Trump Bans Transgender Americans From Serving in the Military

Petty Officer 2nd Class Dominique A. Pineiro/Navy

President Trump has announced that transgender Americans will not be allowed to serve “in any capacity” in the U.S. military. On Wednesday morning, he tweeted that the U.S. military “must be focused on decisive and overwhelming victory and cannot be burdened with the tremendous medical costs and disruption that transgender in the military would entail.”

Former Secretary of Defense Ashton Carter had announced last June that transgender individuals would be able to serve openly in the military. He issued guidance for medical care for these soldiers—including those who transitioned during their service—as well as training military leaders. Since then, it has been the military’s policy not to discharge or deny reenlistment to service members based solely on their gender identity. The full policy was set to be implemented by July 1, 2017. But at the end of June, Secretary of Defense Jim Mattis announced a six-month delay to review the plan, assessing whether it would hurt the “readiness or lethality” of American troops.

Trump’s announcement is the latest in a set of steps his administration has taken to walk back Obama-era policies on transgender Americans. The biggest shift is the reasoning: Rather than framing his decision in the language of rights or morality, as Obama-era officials did, Trump spoke about the new transgender policy in terms of military efficiency. The decision is likely to trigger major pushback from Democratic legislators and LGBT activists who long pushed for full acceptance of transgender service members. It will also bring gender identity back into the spotlight, reigniting a culture-war debate surrounding a president who has tried to sell himself as a friend of LGBT rights.  

Rand, a research think tank, estimated that there are between 1,320 and 6,630 transgender Americans currently serving in the military out of 1.3 active-service members. While it’s impossible to know how many members would need gender-transition-related services, it’s likely that only a fraction would want to transition while in service—Rand suggested that somewhere between 29 and 129 people per year would make those requests. The “upper bound” of estimated requests was “0.1 percent of the total force,” Rand wrote. The expected costs related to these services were between $2.4 million and $8.4 million each year.

When Mattis announced the delay in implementing the Obama-era guidelines, he cited questions about the policy’s effect on service members’ ability to perform their duties. “Since becoming the Secretary of Defense, I have emphasized that the Department of Defense must measure each policy decision against one critical standard: will the decision affect the readiness and lethality of the force?” Mattis said, according to The Washington Post. “Put another way, how will the decision affect the ability of America’s military to defend the nation? It is against this standard that I provide the following guidance on the way forward in accessing transgender individuals into the military services.” While there has not been much research done on this question, according to Rand, policies welcoming lesbian, gay, and bisexual Americans to serve openly in the military did not have an effect. The researchers expected “little or no impact on unit cohesion, operational effectiveness, or readiness” resulting from Obama’s policy.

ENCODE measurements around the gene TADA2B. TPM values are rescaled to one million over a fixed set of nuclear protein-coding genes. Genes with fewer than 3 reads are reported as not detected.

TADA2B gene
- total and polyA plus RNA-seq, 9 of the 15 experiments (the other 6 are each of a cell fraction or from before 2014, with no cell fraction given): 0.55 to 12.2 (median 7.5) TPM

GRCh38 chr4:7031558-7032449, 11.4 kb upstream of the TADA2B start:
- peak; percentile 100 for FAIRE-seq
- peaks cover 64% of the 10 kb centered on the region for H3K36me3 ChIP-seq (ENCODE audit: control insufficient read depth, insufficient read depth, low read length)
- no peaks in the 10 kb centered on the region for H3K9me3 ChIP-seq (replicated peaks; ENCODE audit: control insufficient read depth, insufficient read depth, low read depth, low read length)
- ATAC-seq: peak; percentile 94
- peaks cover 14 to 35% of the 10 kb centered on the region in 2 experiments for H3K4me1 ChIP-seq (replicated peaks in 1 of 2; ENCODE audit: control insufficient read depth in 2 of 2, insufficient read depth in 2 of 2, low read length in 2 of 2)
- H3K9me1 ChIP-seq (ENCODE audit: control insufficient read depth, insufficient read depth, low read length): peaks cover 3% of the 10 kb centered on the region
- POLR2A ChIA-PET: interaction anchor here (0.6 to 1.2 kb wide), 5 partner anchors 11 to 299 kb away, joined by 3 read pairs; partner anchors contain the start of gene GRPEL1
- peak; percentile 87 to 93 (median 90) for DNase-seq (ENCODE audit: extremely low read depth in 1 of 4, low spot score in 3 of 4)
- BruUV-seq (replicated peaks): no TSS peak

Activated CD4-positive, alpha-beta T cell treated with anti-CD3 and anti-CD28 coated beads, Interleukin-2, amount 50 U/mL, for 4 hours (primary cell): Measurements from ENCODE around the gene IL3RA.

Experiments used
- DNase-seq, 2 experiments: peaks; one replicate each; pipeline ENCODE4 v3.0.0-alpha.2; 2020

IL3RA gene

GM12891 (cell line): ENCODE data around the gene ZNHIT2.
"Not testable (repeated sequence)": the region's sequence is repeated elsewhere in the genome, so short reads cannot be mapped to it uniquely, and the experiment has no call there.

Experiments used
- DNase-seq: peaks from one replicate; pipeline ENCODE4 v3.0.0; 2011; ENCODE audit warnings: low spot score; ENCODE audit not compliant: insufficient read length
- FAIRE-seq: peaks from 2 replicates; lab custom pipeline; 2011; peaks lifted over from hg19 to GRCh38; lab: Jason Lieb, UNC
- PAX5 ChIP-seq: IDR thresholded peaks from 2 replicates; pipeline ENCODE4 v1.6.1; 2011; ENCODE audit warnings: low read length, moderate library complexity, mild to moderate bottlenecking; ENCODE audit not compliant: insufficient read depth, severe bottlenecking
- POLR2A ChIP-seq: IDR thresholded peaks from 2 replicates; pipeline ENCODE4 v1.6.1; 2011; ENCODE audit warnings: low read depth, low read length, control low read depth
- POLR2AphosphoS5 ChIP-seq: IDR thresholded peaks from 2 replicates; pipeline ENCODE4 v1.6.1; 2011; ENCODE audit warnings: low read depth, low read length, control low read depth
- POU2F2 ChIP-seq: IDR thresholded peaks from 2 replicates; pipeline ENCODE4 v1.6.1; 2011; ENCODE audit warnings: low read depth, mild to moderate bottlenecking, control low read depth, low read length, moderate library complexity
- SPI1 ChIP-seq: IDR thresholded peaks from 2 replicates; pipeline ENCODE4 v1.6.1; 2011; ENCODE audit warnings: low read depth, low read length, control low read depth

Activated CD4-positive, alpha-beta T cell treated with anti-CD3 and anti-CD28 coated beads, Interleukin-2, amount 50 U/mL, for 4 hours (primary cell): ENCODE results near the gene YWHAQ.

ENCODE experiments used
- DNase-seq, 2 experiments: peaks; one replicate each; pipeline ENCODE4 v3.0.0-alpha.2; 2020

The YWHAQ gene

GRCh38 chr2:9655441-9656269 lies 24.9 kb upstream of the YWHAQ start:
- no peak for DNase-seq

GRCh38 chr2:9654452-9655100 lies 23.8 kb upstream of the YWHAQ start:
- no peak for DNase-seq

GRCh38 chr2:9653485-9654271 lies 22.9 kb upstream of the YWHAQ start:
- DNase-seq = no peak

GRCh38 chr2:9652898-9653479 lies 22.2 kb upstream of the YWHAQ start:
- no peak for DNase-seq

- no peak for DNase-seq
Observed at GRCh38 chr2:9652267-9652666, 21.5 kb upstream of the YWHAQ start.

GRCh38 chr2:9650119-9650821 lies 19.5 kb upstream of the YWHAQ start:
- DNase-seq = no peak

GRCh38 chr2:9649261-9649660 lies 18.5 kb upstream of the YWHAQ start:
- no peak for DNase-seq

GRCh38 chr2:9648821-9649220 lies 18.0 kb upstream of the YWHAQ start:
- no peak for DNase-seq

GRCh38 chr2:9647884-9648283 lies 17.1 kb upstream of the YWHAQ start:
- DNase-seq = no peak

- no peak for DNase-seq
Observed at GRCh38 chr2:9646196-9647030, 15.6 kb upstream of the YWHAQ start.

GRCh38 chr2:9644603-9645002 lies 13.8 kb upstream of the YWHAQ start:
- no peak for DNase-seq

Legislators have also been working on potential ways to reverse or gut funding for the Obama administration’s policy. Foreign Policy reported on Tuesday that Vice President Mike Pence had been working with Republican Congressmen on amendments to the 2018 defense-spending bill that would have prohibited money from being used for medical services related to gender transition. This was a policy that many Republicans hated, although a small group of conservative legislators supported it.

There’s some evidence that the Trump administration’s motivation is not just about military efficiency—it’s also political. Jonathan Swan of Axios quoted an unnamed senior Trump administration official talking about the political consequences for Democrats who push back against the decision in 2018.

In the past, Trump has spoken supportively of LGBT rights, and on the campaign trail, he surprised some conservative backers with his cavalier attitude toward the now-infamous bathroom-bill controversy in North Carolina. At an event last April, he observed that the state’s legislators were “paying a big price” for their attempt to ban transgender people from using public restrooms that match their gender identity. He said that if Caitlyn Jenner came to Trump Tower, she could use any bathroom she wanted.

His administration’s policies, however, have signaled a different stance on transgender rights. Earlier this year, the Trump administration announced another transgender-related policy reversal. Under Obama, the Departments of Justice and Education had issued guidance to public schools requiring them fully accommodate transgender students, including allowing them to use bathroom and locker-room facilities that matched their gender identity. Attorney General Jeff Sessions and Education Secretary Betsy DeVos joined together to roll back that policy, citing a desire to “further and more completely consider the legal issues involved.”

Trump’s decision to ban transgender people from serving in the military is part of an on-going effort to undo policies Obama developed late in his presidency. While the decisions have been framed as efforts to protect the rights of states and performance of troops, they inevitably hold a culture-war valence. In that sense, Trump has just made his entry into a new kind of battle—one that tends to animate his allies and enemies, but doesn’t seem to be a fight of his own.

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